$11 Million DOD Grant Funds Study of Virtual Reality and Other Therapies for PTSD
Multi-Center Clinical Trial to Recruit Military and Civilian Personnel
With PTSD Related to the Iraq and Afghanistan Wars
Researchers at the University of Southern California Institute for Creative Technologies, New York- Presbyterian Hospital/Weill Cornell Medical Center, and the Emory University School of Medicine have been awarded an $11 million, four-year grant from the U.S. Department of Defense to test different ways to treat post-traumatic stress disorder (PTSD), including the use of virtual reality exposure therapy.
The study will involve 300 military and civilian personnel who have been diagnosed with PTSD as a consequence of their service in the Iraq and Afghanistan wars. The goals are to decrease the time needed for effective treatment of PTSD, give the right treatment to the right person, and identify factors involved in its development and response to treatment.
The researchers will also examine personal and genetic factors that may impact an individual’s chances of developing PTSD, as well as future response to therapy.
The grant is a culmination of years of collaborative and novel research by investigators who are known as leaders in the field. It is led by JoAnn Difede, director of the Program for Anxiety and Traumatic Stress Studies at New York-Presbyterian/Weill Cornell and Professor of Psychology in Psychiatry at Weill Cornell Medical College Co-investigators are Albert “Skip” Rizzo, associate director of medical virtual reality at the University of Southern California Institute for Creative Technologies (ICT) and a research professor at USC’s Davis School of Gerontology and the USC Department of Psychiatry & Behavioral Sciences; and Barbara Rothbaum, director of the Trauma and Anxiety Recovery Program and professor in the Department of Psychiatry and Behavioral Sciences at Emory University School of Medicine.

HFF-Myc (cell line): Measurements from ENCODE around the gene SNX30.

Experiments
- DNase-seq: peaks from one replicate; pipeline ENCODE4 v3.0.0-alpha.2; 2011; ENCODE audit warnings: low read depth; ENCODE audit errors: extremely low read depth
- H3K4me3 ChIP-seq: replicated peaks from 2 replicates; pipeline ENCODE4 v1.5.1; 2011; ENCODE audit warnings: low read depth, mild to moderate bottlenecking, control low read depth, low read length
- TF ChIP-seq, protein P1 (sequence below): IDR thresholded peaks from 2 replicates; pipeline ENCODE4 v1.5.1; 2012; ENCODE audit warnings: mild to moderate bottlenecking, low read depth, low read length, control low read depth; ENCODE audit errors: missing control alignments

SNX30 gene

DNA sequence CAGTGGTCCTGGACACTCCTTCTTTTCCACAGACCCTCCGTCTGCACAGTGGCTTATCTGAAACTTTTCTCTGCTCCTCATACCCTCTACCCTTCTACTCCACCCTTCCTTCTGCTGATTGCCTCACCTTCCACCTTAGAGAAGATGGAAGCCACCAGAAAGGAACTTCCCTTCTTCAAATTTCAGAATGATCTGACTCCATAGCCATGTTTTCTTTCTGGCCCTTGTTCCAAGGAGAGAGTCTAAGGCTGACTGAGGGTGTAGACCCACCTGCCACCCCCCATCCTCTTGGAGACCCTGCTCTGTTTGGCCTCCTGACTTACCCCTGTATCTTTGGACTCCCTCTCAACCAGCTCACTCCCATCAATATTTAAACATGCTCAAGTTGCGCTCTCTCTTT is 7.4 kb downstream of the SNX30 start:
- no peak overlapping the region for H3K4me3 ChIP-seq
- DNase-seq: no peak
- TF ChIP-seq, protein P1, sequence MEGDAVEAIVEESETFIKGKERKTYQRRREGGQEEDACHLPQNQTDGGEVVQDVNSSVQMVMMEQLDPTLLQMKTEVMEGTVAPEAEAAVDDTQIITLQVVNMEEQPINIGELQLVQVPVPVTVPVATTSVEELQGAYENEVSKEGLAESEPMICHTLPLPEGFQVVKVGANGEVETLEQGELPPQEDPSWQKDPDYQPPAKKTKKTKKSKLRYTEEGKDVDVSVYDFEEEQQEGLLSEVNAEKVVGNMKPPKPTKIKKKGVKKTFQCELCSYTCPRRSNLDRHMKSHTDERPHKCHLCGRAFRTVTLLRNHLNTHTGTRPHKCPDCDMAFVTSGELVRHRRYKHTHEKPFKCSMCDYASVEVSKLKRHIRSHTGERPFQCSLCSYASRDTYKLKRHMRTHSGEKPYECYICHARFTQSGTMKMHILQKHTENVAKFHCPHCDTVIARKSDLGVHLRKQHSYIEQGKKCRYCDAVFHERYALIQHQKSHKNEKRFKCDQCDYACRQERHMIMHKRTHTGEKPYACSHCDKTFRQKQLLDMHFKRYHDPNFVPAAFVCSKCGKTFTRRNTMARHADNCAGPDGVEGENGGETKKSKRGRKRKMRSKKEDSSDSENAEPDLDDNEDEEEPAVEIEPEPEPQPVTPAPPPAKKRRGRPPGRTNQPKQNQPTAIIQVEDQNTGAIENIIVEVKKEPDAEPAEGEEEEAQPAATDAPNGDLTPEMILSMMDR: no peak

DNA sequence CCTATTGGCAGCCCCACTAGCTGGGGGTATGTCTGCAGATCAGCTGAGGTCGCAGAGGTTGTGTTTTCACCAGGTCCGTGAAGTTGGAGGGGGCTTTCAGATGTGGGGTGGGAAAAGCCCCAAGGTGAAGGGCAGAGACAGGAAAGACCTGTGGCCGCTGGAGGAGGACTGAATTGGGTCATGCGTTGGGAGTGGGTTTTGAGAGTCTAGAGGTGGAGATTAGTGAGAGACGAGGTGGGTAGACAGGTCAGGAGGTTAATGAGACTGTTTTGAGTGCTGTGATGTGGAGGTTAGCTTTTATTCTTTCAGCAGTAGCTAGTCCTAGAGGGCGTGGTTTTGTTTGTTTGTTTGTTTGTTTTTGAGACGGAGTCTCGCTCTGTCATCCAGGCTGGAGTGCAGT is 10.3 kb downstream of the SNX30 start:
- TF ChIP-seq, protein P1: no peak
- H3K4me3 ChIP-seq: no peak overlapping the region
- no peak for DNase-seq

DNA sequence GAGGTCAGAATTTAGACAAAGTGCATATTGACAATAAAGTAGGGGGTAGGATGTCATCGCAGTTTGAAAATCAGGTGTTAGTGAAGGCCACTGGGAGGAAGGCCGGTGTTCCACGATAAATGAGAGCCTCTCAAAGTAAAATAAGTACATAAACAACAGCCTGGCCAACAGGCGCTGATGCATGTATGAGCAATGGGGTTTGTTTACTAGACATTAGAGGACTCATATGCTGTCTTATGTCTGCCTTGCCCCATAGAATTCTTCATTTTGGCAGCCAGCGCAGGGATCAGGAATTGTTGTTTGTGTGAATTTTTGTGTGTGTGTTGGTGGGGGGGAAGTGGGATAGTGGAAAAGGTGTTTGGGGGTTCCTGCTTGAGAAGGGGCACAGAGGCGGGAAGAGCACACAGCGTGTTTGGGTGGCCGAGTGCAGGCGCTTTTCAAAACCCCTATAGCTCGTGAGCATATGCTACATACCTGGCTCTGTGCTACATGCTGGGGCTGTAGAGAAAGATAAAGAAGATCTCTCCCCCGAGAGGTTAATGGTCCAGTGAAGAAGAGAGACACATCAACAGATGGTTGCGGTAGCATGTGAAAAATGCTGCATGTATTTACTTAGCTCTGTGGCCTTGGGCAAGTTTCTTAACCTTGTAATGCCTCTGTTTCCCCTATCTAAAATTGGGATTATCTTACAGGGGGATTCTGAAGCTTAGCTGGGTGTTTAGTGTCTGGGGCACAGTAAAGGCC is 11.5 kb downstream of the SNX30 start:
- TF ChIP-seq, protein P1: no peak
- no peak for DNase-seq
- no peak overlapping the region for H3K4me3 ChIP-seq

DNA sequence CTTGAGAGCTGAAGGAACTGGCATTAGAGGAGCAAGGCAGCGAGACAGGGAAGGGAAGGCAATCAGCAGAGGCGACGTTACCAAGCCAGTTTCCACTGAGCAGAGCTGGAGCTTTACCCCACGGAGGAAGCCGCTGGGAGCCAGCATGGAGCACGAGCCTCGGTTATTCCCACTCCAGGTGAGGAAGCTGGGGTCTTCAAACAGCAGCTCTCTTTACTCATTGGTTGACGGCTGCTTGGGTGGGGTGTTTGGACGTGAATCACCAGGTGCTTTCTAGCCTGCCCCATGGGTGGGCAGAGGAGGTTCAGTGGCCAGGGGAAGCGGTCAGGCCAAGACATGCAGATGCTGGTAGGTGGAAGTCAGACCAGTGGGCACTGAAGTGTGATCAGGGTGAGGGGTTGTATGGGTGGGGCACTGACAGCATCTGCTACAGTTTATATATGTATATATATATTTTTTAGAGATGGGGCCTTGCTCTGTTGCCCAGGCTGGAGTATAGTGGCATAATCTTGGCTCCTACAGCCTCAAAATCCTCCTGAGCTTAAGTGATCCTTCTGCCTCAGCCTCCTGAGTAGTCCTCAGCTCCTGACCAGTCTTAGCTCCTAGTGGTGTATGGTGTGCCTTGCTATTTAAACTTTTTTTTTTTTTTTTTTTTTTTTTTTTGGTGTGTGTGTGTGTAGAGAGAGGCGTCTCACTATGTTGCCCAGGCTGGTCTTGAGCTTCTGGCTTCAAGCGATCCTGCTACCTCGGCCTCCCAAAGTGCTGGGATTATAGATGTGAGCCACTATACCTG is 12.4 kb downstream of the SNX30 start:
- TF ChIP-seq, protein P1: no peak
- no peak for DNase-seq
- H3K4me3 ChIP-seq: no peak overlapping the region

Each group of study participants will receive two educational sessions followed by seven weekly sessions of exposure therapy — either virtual reality exposure therapy or prolonged imaginal exposure therapy.
Each group will also be randomized to receive a pill containing either the drug D-cycloserine or placebo prior to exposure therapy sessions. D-cycloserine, or DCS, is an antibiotic approved by the FDA 20 years ago to treat tuberculosis, but has also been found by researchers at Emory to speed up the kind of learning required to reconcile fearful memories.
Exposure therapy is an evidence-based treatment that has been demonstrated to be effective in the treatment of PTSD. The first addition of virtual reality to exposure therapy for PTSD was known as Virtual Vietnam, created by Barbara Rothbaum, which was a simple VR simulation designed to treat soldiers who served in the Vietnam War.
JoAnn Difede began using VR with burn unit patients in the 1990s, and then in 2001 she worked with Hunter Hoffman, from the University of Washington to create a Virtual World Trade Center system to treat survivors of the 9/11 terrorist attack.
In 2003, Skip Rizzo developed Virtual Iraq to treat soldiers from the Iraq War. He initially used a modification of the ICT-developed video game Full Spectrum Warrior to create the sights, sounds, smells, even sensations, of the Iraq War — which has been continually updated to create the most sophisticated VR PTSD exposure therapy system to date.
Virtual Iraq and now Virtual Afghanistan are currently being used at 55 military, VA and university-based clinical sites.
The study will be conducted at three clinical sites: the Walter Reed Army Medical Center and National Intrepid Center of Excellence in the Washington, D.C. area; and the Veteran’s Administration in Long Beach, Calif., and New York-Presbyterian/Weill Cornell in New York city.
For more information about participation in the Southern California location for this study at the Long Beach VA Medical Center:
Phone 1 562.826.5784
For more information about the other study sites, interested parties may contact Brittany Mello by calling (212) 821-0783 or by email at email@example.com
University of Southern California
Institute for Creative Technologies